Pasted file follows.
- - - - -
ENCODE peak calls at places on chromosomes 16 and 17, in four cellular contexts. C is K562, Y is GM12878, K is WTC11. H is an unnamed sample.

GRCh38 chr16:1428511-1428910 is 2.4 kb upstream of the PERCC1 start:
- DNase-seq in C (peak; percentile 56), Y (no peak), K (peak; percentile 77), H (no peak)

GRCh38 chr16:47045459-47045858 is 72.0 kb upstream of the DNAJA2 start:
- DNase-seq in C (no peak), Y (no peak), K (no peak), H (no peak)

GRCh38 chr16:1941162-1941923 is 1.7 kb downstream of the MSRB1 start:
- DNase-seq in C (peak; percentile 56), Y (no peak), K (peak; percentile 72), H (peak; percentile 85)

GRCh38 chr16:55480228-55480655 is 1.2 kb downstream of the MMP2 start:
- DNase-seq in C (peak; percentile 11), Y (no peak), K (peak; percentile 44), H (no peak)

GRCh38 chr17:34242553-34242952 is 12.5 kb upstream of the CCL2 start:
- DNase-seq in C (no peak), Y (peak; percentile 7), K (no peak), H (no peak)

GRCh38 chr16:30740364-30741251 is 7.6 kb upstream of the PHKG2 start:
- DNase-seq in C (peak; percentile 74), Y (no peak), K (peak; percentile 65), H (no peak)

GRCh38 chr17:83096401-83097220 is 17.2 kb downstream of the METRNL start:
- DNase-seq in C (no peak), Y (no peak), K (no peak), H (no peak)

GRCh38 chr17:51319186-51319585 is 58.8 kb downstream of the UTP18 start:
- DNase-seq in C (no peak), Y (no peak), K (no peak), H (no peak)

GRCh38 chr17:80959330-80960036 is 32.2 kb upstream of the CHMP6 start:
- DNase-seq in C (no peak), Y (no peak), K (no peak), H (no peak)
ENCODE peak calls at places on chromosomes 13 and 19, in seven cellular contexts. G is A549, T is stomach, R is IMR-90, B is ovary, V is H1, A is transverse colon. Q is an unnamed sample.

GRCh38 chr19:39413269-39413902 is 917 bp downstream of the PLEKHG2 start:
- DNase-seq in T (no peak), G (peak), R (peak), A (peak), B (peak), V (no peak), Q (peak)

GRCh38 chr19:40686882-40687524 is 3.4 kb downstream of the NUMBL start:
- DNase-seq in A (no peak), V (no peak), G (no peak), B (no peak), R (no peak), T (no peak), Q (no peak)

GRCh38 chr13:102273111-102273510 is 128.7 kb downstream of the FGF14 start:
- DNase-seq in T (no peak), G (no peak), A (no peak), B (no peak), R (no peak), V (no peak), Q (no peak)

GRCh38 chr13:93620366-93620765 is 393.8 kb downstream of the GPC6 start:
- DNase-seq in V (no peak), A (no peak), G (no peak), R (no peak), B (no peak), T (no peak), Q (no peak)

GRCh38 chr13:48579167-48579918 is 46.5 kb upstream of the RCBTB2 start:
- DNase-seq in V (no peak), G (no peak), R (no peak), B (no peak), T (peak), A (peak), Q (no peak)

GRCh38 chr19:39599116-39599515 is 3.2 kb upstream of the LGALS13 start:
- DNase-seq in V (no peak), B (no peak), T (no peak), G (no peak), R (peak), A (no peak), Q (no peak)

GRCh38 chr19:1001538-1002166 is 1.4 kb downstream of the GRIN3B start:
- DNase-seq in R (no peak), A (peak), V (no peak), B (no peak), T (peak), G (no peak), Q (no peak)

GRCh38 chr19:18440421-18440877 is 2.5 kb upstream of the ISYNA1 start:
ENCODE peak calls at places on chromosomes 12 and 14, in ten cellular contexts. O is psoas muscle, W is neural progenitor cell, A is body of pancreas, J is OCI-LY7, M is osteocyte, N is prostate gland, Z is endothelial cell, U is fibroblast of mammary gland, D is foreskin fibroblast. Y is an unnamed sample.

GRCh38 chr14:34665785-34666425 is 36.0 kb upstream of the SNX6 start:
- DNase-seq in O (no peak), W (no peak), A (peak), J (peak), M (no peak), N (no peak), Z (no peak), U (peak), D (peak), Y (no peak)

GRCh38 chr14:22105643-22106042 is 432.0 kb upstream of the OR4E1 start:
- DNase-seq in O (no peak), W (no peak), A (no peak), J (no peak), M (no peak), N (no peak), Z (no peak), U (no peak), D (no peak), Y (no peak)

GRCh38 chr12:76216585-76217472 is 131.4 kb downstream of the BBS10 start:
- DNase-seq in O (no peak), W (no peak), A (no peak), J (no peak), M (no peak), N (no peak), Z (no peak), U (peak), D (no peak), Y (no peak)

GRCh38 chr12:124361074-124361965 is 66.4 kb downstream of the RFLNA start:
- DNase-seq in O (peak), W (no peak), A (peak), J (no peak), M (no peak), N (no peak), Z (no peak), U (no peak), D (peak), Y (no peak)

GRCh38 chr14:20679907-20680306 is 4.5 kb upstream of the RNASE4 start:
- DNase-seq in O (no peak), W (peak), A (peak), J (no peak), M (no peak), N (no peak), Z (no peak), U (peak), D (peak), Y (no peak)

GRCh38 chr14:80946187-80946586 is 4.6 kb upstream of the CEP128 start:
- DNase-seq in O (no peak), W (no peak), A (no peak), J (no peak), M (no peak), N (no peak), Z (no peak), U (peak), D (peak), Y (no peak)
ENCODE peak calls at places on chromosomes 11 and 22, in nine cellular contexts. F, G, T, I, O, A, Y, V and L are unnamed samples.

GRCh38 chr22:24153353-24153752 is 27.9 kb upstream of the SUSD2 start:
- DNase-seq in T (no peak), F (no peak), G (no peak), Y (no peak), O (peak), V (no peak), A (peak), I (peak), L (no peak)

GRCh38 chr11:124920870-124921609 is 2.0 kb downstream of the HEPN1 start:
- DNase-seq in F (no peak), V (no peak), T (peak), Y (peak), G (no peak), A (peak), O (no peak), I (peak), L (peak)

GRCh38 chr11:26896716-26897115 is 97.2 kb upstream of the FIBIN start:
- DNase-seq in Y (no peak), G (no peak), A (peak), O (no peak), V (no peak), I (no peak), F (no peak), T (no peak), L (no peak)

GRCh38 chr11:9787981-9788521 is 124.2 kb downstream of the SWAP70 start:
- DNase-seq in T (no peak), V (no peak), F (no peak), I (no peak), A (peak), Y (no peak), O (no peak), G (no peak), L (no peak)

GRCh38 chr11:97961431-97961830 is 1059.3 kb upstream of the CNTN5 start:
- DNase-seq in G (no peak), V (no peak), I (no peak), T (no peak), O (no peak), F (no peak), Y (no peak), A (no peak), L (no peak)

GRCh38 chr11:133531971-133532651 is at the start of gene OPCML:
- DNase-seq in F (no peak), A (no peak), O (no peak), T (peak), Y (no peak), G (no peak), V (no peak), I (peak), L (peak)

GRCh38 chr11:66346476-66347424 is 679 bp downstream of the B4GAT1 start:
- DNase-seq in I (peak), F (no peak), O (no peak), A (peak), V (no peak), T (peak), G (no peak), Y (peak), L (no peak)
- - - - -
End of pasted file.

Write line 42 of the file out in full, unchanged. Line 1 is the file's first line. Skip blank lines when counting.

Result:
- DNase-seq in O (no peak), W (no peak), A (no peak), J (no peak), M (no peak), N (no peak), Z (no peak), U (peak), D (no peak), Y (no peak)